A judge has shown mercy on a reformed drug user after hearing how he was held captive by his own family and forced to detoxify.
John Griffiths was using so much heroin he reached a near fatal dose before being locked up in a caravan by his father for four days and then taken to a private clinic for an implant which cured his craving from the drug.
The metal trader and former thatcher was caught with around £3,000 worth of heroin when police raided his home in Tiverton twice in the space of 18 days in November 2012.
He was awaiting trial when his father intervened in June last year and forced his son to go cold turkey by keeping him captive.
Griffiths, aged 44, of Chapel Street, Tiverton, admitted two counts of possession of heroin and was jailed for four months, suspended for two years, with a year’s supervision by Recorder Mr Andrew Maitland at Exeter Crown Court.
He was cleared of the more serious charge of possession with intent to supply after it emerged he had earned £700 cash seized in the two police raids from scrap metal dealing rather than drugs.
The Recorder suspended the sentence after hearing a verbal report from a probation officer who said he believed Griffiths’ story of being drug free for seven months.
The probation officer said:”The defendant has told me he was introduced to heroin by a friend after the suicide of his partner in around 2008 and before that time he had only smoked cannabis on occasions.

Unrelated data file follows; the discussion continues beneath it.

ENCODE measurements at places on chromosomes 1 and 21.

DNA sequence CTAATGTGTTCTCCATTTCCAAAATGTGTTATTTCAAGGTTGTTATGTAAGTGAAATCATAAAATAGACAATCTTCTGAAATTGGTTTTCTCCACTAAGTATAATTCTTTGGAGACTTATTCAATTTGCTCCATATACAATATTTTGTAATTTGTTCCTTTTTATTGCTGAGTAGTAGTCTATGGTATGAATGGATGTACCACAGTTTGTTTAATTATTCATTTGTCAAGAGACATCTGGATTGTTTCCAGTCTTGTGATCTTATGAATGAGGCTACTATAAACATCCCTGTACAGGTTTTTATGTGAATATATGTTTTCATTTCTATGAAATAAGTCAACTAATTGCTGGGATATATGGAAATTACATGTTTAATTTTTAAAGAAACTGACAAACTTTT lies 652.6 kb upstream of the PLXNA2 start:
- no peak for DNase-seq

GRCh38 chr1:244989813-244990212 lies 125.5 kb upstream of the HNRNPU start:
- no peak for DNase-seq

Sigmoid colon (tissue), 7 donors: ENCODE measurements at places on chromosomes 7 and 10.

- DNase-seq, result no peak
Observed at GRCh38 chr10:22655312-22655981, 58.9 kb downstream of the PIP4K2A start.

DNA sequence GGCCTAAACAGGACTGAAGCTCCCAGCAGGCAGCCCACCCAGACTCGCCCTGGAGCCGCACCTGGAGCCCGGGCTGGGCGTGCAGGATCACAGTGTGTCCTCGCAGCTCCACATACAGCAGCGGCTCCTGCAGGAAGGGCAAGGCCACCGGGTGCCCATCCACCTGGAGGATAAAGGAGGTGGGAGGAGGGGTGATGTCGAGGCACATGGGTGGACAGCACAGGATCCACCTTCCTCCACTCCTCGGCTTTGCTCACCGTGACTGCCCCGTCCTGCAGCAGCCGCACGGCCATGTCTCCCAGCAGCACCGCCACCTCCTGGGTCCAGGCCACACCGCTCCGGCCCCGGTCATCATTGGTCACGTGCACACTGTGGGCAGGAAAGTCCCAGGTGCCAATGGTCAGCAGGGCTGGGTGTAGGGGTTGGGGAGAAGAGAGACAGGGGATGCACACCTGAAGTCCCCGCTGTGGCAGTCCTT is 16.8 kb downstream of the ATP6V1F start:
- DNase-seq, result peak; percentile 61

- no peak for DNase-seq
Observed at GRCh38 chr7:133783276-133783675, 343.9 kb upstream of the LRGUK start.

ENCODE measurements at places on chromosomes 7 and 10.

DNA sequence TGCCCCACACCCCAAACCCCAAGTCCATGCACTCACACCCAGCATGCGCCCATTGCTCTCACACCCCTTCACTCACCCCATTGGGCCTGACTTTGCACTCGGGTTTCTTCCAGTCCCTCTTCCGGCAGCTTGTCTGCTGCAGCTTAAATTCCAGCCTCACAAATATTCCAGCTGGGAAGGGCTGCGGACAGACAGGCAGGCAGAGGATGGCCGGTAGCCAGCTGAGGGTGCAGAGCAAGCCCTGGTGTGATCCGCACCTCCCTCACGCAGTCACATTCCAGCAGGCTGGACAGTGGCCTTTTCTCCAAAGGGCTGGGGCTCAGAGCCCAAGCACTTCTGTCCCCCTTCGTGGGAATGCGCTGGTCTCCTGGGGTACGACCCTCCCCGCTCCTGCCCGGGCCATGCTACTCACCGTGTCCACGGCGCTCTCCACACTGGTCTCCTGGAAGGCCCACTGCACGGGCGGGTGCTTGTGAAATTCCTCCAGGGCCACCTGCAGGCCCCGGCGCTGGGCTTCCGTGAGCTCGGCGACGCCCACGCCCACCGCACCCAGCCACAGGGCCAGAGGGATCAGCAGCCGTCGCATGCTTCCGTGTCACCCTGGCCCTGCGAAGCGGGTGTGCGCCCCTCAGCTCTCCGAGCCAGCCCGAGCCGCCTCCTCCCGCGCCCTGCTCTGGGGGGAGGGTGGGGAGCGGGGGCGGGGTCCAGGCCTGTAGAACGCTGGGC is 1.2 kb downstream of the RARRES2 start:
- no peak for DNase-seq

“He described the next few years as a period of self destruction. He says his parents disowned him until last year when his father took him back to his home in Maidstone and held him captive in a caravan for four days to detox him.
“His family rallied around and took him to a private clinic where he had an implant installed. He says his family remain supportive and he wants to move to a farm in North Devon because he thinks the fresh air will help him.
“He fears if he hits hard times he may fall back to drugs and says he needs grief counselling to get over the death of his former partner and will benefit from support in the future.
“He is motivated and comes over as a man who is desperate to get back to where he was before. He tells me he would welcome drug testing.”
Mr Brian FitzHerbert, defending, said the implant was of a drug called Naltrexone, which blocks the effects of heroin and was installed at a clinic in Chiswick.
He said Griffiths himself was so ill due to his detoxification and heavy use of heroin that he could not even remember where he went for the procedure.
Recorder Mr Maitland told Griffiths he had considered an immediate prison term because he has three previous convictions for possession of heroin in the past three years.
He said:”You have done something about your abuse of drugs. You came to heroin much later than most in the circumstances which have been described to me.
“It is quite clear that from 2008 to 2012 you had a very serious heroin addiction and one to which you parents clearly took great exception. With their loving support you have been able to break your habit.
“If you were taking as much heroin as you say you were, I doubt if you could have survived. However, I accept you have managed to break your habit with the support of your family.”